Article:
There is also a 2nd part of this course (again Python 3 based) Learn to Program: Crafting Quality Code that should open soon. It looks like this 2nd part course is not for beginners and requires some basic background in Python. I missed to take this course earlier but based on my very positive experience with part-I course, I am eagerly looking forward to enrolling.

r/UofT • comment
7 points • haliu

If you're looking for programming, CSC108 is available on coursera: https://www.coursera.org/learn/learn-to-program

r/UofT • comment
7 points • csc108tutor

This online course covers much of the same content: https://www.coursera.org/learn/learn-to-program

And if you need a tutor, I know a guy

r/UofT • comment
5 points • ExpressiveSunset

this video course essentially covers most of what you learn in 108 and is taught by the 108 instructors

r/learnprogramming • post
1144 points • dhawal
Here's a list of 430+ free online programming/CS courses (MOOCs) with feedback(i.e. exams/homeworks/assignments) that you can start this month (September 2016)

Unfortunately I couldn't fit all the courses here because of Reddit's 40,000 character limit. So I removed older self-paced courses from the list. These courses are always open for registration.

They can be found here:

~300 Self Paced Programming and Computer Science courses

I have also started categorizing the courses listed here by the programming language they are taught in. You can find the list here:

~250 MOOCs categorized by Programming Language

This is not the complete list of MOOCs starting in September 2016, just the ones relevant to this community. The complete list of courses starting in September 2016 can be found over at Class Central (1600+ courses). I maintain a much bigger list of these courses over at Class Central

Get this list every month via email : Subscribe

NOTE: Unfortunately Coursera has converted many of its courses to 'Premium Grading'. Which basically means that you need to pay if you want to access graded assignments :(. You can also apply for Financial Aid - https://learner.coursera.help/hc/en-us/articles/209819033-Apply-for-Financial-Aid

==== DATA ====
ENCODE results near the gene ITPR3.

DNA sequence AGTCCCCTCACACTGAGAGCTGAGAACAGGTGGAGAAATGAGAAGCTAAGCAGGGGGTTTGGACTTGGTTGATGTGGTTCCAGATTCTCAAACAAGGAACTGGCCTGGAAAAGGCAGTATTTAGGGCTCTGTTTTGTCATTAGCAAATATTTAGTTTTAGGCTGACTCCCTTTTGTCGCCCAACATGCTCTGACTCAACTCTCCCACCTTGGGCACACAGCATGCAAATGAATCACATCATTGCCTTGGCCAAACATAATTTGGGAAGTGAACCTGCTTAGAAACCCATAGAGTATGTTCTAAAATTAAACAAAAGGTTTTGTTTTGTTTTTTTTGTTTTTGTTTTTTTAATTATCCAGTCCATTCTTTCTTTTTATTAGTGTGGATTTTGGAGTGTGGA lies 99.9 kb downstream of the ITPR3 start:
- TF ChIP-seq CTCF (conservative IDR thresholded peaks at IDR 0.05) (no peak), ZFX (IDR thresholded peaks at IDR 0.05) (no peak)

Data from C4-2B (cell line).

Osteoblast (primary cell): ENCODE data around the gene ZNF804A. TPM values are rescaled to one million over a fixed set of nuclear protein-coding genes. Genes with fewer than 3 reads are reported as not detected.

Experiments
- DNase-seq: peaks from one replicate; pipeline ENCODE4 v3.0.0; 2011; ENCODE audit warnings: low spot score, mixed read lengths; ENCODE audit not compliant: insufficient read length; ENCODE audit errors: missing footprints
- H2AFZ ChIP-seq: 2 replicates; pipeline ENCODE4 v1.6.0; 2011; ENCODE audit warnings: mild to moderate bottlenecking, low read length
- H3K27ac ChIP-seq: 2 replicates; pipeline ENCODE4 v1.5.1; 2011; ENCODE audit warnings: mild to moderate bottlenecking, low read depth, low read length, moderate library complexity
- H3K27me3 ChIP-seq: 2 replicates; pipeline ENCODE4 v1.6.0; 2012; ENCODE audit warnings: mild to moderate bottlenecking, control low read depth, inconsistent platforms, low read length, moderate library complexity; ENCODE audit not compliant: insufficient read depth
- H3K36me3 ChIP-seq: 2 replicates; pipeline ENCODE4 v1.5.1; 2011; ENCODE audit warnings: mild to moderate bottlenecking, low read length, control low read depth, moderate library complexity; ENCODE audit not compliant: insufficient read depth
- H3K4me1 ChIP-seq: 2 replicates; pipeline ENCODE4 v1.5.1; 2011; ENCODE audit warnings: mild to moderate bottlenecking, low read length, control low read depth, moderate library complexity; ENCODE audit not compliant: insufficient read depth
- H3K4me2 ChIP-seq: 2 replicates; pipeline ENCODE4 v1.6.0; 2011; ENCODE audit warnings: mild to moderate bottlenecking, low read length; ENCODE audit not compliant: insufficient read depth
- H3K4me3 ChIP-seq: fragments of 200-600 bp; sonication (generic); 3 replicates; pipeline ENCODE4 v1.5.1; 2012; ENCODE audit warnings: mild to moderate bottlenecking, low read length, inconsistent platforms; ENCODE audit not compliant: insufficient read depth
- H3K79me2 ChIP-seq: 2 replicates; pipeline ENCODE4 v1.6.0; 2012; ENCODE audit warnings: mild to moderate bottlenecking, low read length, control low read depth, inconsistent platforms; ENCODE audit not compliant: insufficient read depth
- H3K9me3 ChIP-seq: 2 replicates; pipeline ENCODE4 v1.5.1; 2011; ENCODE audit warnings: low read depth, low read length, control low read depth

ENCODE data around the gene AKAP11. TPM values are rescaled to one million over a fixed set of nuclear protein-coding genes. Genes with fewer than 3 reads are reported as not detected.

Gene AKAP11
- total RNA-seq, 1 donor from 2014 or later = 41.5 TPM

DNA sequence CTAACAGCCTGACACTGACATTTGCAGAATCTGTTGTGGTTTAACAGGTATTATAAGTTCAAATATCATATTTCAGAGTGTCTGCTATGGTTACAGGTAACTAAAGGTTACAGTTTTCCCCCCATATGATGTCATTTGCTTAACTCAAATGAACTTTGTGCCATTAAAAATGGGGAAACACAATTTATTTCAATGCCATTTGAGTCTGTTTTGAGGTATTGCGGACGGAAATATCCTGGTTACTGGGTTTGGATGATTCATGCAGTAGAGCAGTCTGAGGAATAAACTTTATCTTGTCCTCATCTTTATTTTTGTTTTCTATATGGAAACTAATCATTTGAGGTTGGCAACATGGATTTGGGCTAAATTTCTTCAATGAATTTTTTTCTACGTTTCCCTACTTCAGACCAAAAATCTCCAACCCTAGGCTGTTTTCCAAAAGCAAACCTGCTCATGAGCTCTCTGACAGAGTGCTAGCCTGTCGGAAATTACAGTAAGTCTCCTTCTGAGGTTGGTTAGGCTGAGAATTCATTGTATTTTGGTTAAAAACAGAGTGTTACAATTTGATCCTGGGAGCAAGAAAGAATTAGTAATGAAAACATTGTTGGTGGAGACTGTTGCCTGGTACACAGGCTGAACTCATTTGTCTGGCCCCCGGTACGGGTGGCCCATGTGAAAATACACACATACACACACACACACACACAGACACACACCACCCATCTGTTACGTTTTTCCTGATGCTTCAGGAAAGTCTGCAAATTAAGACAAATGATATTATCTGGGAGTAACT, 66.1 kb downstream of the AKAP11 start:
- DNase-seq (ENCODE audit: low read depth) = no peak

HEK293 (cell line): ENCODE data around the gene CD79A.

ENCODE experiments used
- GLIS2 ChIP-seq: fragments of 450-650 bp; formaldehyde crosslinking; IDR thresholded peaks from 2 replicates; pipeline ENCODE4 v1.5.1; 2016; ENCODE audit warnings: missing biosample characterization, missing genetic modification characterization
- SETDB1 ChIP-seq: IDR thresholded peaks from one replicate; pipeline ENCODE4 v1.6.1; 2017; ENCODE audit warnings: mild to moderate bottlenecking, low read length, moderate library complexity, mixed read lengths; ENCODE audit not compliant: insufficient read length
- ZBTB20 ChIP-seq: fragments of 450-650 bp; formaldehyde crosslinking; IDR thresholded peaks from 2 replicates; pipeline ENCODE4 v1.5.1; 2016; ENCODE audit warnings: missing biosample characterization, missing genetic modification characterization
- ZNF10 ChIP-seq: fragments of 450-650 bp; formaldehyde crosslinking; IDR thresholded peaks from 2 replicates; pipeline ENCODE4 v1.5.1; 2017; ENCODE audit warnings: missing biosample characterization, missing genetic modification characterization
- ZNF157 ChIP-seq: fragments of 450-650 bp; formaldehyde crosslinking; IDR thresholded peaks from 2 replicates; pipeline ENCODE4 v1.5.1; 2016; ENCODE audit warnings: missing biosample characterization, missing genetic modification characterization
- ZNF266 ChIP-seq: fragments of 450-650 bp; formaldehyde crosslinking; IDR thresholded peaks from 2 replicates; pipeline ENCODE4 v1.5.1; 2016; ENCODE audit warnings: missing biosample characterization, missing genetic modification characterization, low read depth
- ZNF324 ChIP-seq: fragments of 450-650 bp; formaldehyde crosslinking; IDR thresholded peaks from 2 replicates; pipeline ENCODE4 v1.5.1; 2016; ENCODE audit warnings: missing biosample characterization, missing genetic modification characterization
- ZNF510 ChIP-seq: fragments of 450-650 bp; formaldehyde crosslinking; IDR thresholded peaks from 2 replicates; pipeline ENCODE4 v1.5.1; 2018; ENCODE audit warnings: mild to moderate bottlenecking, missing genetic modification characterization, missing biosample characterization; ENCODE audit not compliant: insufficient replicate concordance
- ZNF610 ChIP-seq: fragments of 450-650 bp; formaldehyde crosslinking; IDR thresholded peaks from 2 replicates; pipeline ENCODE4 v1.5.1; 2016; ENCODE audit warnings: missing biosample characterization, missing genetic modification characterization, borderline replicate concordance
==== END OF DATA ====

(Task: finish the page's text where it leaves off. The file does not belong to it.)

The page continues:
Course Name|Start Date|Length (in weeks)|Rating :--|:--:|:--:|:--:|:--: Java Programming Basics via Udacity|Self paced|NA|NA Learn to Program: Crafting Quality Code via Coursera|1st Sep|10|4.5★ (6) Learn to Program: The Fundamentals via Coursera|1st Sep|10|4.8★ (81) Programming for Everybody (Getting Started with Python) via Coursera|5th Sep|7|4.6★ (37) Programming and the Web for Beginners via Coursera|5th Sep|4|3.8★ (9) Internet History, Technology, and Security via Coursera|5th Sep|10|4.6★ (28) Introduction to CSS3 via Coursera|5th Sep|4|4.6★ (7) The Beauty and Joy of Computing - CS Principles Part 1 via edX|6th Sep|NA|4★ (1) CODAPPS: Coding mobile apps for entrepreneurs via Coursera|12th Sep|8|5★ (1) Code Yourself! An Introduction to Programming via Coursera|12th Sep|5|4.3★ (6) An Introduction to Interactive Programming in Python (Part 2) via Coursera|19th Sep|4|4.8★ (40) Usable Security via Coursera|19th Sep|7|2.9★ (8) An Introduction to Interactive Programming in Python (Part 1) via Coursera|19th Sep|5|4.9★ (2816) Paradigms of Computer Programming – Fundamentals via edX|26th Sep|5|5★ (2) INTERMEDIATE(94)